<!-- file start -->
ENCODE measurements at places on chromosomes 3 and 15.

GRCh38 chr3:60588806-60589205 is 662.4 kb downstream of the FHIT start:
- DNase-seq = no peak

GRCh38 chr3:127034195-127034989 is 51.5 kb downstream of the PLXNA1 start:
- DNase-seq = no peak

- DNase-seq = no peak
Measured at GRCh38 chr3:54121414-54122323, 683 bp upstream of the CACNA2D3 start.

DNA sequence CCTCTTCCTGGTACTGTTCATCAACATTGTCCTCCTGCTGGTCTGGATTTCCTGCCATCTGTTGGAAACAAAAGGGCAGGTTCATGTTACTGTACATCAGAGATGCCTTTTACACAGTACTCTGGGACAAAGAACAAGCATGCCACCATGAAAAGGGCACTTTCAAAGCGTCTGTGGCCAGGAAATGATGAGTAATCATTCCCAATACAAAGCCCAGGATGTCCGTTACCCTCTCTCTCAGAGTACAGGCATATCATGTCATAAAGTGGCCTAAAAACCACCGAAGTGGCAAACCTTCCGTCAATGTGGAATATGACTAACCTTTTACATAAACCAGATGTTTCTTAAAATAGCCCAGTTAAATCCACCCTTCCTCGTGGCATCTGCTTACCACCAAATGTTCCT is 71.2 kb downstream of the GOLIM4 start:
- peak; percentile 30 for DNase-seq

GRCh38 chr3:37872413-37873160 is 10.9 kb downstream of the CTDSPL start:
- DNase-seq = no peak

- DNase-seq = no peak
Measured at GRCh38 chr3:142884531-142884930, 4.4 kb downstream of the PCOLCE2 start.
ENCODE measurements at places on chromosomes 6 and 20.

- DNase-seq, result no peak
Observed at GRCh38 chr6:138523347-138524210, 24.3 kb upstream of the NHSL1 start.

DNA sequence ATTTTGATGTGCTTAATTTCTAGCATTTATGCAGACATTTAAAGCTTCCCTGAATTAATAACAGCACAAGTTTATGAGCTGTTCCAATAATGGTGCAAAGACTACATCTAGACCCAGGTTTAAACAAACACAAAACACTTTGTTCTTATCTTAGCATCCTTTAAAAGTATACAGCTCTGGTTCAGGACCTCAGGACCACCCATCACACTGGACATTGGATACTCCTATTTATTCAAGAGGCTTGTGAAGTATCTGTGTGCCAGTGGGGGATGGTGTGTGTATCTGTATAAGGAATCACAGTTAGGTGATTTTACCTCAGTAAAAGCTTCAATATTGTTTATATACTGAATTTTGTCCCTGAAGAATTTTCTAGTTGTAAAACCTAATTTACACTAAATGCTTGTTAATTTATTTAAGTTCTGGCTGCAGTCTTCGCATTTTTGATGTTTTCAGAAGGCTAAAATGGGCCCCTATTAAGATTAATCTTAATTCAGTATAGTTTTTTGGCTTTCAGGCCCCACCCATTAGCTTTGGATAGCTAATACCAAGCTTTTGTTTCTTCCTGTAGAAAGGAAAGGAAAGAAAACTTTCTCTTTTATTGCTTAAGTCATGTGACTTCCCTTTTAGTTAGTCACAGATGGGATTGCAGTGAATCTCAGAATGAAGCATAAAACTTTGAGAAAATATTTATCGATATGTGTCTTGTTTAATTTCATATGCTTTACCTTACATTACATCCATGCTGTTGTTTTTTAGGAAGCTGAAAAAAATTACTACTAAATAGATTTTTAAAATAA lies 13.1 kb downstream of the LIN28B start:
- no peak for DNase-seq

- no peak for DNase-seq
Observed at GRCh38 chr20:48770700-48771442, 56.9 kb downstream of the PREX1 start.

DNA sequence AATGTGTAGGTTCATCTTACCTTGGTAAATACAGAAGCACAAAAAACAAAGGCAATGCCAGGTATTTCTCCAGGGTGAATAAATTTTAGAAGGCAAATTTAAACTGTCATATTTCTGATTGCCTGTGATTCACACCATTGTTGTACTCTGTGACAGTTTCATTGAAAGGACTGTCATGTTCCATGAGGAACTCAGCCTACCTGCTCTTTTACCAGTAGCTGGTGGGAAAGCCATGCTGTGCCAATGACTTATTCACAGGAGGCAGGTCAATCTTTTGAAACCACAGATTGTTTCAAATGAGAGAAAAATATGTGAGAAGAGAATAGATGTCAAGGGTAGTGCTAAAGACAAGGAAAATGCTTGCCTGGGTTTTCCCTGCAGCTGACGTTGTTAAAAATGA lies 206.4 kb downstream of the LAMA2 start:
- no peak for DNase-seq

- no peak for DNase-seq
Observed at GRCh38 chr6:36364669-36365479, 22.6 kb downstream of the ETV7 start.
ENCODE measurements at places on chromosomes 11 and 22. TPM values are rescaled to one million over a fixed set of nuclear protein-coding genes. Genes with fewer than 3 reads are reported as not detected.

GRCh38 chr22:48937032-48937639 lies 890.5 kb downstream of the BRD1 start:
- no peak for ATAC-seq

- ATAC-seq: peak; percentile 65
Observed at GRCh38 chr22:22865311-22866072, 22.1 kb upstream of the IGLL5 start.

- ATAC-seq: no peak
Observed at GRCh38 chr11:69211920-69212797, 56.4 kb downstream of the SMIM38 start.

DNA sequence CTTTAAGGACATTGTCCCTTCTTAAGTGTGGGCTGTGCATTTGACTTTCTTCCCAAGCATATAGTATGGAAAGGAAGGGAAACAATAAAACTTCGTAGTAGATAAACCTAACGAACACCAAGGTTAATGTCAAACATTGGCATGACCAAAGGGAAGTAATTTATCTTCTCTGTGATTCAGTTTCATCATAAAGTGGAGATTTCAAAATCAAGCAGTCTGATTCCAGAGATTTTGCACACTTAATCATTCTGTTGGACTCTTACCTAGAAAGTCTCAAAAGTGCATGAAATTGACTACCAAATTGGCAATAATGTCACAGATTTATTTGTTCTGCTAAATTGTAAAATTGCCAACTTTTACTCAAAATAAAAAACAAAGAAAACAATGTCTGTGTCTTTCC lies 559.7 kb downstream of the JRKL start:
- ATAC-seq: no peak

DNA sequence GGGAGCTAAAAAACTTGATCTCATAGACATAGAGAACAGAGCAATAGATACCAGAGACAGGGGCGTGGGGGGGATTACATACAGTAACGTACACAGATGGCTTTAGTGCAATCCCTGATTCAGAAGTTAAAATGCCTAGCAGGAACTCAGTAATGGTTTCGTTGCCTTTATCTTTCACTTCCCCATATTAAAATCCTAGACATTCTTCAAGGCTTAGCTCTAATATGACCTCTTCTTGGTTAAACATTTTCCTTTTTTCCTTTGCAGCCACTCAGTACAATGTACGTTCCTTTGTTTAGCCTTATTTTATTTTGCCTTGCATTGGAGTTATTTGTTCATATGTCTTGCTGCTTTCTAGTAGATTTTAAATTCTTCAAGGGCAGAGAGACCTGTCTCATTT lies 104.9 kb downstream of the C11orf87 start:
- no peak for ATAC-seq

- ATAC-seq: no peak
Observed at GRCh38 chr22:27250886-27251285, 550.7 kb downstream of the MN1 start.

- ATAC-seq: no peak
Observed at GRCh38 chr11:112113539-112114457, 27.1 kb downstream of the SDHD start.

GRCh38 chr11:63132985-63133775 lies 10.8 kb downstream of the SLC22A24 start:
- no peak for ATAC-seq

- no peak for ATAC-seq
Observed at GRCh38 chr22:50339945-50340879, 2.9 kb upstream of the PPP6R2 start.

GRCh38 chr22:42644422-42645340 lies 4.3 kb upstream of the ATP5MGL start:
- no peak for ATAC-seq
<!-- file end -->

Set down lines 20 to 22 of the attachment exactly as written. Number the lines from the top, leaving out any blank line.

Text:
Observed at GRCh38 chr20:48770700-48771442, 56.9 kb downstream of the PREX1 start.

DNA sequence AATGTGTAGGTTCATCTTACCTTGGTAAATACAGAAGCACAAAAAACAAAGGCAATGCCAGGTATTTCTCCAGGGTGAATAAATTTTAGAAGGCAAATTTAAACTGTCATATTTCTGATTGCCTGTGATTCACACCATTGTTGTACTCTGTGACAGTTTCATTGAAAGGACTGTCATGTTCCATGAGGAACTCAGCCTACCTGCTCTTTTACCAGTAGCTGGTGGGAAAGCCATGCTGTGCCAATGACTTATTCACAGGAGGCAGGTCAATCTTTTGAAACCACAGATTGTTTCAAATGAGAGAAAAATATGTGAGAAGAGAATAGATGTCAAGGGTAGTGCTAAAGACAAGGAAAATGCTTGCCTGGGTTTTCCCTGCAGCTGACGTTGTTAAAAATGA lies 206.4 kb downstream of the LAMA2 start:
- no peak for DNase-seq